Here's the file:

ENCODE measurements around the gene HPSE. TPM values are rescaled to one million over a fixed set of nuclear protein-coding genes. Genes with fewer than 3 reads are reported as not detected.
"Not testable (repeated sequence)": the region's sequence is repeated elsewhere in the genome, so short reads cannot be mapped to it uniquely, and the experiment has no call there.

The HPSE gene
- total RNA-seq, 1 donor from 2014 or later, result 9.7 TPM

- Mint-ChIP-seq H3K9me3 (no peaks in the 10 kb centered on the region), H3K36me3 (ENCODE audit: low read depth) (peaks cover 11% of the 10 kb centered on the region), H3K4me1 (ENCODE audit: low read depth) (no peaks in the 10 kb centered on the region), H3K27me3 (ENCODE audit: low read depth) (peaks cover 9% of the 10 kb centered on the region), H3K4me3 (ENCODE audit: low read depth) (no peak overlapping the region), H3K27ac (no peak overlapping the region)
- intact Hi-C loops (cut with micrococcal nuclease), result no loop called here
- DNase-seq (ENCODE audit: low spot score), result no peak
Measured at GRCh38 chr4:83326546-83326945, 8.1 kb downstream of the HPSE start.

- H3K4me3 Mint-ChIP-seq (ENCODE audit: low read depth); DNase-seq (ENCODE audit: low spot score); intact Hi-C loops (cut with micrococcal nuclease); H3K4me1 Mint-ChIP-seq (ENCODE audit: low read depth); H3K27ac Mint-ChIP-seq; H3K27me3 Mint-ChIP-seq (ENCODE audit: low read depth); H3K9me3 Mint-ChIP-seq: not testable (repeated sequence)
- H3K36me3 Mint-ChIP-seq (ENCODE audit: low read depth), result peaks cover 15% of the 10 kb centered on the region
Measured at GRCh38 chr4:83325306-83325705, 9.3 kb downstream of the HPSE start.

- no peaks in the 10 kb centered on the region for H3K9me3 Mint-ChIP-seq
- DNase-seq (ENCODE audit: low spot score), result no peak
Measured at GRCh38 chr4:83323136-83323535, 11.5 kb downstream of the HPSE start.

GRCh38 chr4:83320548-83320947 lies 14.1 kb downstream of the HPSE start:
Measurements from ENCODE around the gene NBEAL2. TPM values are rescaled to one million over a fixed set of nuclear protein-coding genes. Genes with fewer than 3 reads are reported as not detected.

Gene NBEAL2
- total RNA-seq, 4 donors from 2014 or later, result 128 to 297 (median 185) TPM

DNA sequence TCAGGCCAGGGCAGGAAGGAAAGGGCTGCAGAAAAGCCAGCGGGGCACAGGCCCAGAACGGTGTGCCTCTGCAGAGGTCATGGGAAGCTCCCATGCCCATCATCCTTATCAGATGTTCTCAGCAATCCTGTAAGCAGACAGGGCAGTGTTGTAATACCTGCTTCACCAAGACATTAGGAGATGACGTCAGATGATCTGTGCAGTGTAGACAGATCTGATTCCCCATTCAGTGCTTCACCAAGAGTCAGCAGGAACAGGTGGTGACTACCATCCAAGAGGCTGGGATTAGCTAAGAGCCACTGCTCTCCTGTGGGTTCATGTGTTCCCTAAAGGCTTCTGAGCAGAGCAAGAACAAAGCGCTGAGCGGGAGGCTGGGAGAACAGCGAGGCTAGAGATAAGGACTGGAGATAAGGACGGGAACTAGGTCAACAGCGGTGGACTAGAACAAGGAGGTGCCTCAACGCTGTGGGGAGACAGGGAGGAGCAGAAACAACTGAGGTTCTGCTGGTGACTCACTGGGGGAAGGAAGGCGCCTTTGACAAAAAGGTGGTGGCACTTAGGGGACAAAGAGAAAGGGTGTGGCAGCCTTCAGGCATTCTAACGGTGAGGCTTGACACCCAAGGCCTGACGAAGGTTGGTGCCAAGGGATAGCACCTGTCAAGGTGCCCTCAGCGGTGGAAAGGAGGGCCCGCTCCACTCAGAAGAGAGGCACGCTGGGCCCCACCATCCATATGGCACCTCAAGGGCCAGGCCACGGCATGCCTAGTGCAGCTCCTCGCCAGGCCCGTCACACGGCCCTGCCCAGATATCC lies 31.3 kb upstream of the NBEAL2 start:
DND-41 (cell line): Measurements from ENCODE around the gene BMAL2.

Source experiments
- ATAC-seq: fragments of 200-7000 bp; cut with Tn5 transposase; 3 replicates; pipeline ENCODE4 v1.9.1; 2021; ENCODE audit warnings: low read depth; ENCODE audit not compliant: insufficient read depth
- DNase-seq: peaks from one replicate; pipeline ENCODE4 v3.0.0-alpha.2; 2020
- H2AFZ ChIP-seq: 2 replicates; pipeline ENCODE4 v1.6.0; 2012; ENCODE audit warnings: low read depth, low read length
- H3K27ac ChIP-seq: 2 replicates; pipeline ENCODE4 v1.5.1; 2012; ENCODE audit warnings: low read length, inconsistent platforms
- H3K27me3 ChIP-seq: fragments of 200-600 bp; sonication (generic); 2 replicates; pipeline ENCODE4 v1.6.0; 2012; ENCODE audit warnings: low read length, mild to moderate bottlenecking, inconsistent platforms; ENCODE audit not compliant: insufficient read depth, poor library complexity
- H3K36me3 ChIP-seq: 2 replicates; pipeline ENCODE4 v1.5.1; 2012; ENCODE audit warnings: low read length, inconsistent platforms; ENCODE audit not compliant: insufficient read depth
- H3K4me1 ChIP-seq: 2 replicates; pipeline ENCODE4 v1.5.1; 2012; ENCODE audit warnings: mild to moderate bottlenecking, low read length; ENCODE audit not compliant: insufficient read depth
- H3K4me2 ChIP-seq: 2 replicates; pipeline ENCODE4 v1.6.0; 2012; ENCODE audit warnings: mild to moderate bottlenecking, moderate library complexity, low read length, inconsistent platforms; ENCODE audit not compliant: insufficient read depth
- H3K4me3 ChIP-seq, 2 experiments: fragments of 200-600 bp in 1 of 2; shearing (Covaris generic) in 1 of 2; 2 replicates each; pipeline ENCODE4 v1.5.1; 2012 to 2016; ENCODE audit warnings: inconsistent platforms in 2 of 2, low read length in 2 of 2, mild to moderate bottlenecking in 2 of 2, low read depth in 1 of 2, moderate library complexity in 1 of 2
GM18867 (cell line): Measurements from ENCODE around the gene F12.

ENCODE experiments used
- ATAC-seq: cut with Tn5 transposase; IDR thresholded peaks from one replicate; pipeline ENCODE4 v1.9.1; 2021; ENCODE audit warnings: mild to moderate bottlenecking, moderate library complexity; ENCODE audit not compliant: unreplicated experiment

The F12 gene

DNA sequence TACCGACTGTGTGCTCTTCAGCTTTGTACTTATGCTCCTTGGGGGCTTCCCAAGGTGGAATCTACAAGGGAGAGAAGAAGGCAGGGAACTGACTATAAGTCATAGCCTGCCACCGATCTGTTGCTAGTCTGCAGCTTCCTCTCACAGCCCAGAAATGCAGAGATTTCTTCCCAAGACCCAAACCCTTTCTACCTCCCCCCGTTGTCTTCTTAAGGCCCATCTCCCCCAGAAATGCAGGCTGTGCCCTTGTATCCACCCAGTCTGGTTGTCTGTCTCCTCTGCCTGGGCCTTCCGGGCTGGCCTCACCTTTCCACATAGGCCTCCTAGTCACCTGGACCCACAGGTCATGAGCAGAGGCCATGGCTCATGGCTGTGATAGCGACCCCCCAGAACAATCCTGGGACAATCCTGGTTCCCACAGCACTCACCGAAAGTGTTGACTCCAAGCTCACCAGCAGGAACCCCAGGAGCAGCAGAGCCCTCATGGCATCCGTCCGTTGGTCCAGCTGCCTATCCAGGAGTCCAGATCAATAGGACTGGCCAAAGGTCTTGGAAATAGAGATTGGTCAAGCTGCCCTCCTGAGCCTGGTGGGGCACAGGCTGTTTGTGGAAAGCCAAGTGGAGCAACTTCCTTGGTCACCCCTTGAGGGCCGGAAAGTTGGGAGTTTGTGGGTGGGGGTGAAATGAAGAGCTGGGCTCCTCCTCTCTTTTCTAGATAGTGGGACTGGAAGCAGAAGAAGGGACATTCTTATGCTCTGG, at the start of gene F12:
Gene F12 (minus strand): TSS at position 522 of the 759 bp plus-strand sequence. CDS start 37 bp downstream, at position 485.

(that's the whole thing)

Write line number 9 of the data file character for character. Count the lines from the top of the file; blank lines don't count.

- H3K4me3 Mint-ChIP-seq (ENCODE audit: low read depth); DNase-seq (ENCODE audit: low spot score); intact Hi-C loops (cut with micrococcal nuclease); H3K4me1 Mint-ChIP-seq (ENCODE audit: low read depth); H3K27ac Mint-ChIP-seq; H3K27me3 Mint-ChIP-seq (ENCODE audit: low read depth); H3K9me3 Mint-ChIP-seq: not testable (repeated sequence)